For someone experiencing or at risk of homelessness, not knowing which services are available, where they are or how they can help just adds to what is already an extremely stressful situation. That’s why Infoxchange, in partnership with Google, realestate.com.au and News Corp Australia, created Ask Izzy – a mobile website to help people quickly and easily find the help they need.
Eighty per cent of people of experiencing homelessness have a smartphone. While they are often using pre-paid phones with no credit, it is a critical lifeline and many will access free wifi services to stay online. Ask Izzy connects these users to over 360,000 services nationally to find housing, food, money help, counselling, legal advice, health services and more.
From the outset, Ask Izzy was designed and developed with people with lived experienced of homelessness and service providers working in the sector. It was clear that in order to empower Ask Izzy’s users we would need to take the time to fully understand their needs. What kind of services would they search for? What categories would they like to see? What sort of language should be used? How should the site look and feel?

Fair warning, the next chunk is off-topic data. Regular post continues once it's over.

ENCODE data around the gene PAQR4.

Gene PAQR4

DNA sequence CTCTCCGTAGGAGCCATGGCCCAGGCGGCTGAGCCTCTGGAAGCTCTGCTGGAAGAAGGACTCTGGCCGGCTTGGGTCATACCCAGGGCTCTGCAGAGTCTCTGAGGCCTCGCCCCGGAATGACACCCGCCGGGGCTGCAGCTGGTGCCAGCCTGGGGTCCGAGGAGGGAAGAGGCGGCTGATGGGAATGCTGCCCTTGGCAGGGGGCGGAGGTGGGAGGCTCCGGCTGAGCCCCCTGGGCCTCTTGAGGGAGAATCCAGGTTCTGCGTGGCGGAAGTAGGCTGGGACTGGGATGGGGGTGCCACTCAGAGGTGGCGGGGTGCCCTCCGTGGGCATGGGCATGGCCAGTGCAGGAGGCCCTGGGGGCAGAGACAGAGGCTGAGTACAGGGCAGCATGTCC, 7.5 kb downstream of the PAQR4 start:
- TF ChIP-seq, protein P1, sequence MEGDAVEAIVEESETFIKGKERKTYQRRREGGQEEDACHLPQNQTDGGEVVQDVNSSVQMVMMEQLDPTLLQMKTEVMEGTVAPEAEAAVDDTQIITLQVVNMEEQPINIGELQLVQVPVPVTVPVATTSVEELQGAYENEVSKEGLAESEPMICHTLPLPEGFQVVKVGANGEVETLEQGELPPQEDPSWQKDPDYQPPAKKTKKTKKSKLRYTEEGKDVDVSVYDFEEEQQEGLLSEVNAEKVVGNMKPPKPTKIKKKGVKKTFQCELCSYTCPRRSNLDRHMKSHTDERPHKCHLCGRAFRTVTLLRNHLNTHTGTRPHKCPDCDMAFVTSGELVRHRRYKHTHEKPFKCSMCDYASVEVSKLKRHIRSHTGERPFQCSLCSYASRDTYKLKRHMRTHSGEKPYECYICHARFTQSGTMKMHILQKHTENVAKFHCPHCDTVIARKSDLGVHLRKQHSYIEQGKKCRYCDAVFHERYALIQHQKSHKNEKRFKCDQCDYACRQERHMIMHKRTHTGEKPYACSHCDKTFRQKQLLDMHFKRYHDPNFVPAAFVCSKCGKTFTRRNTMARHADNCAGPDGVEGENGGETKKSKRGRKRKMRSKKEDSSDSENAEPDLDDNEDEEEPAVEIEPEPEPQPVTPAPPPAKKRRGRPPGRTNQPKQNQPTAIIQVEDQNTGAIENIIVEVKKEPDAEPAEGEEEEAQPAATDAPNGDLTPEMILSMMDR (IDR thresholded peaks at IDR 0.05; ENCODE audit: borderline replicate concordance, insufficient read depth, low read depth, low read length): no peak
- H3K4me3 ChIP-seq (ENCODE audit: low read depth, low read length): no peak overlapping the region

As a result of this careful design process, Ask Izzy has seen enormous usage since it was launched nearly four years ago – in the past year alone, there have been more than 1.5 million searches for help on the site. While it’s sad to see that so many people need this help, the tool is clearly responding to the needs of the community.
It is also a great example of cross-sector collaboration. In addition to the founding partners, over 20 organisations have contributed directly to the development of Ask Izzy, including the Victorian Government, Telstra, National Australia Bank, Vodafone and the University of Melbourne.
Taking a more holistic approach to housing needs in Tasmania
Housing Connect is a Tasmanian Government initiative to provide a one-stop shop for all housing and support needs for people in need across the state. A single assessment is used for everything from emergency accommodation to finding a long-term home.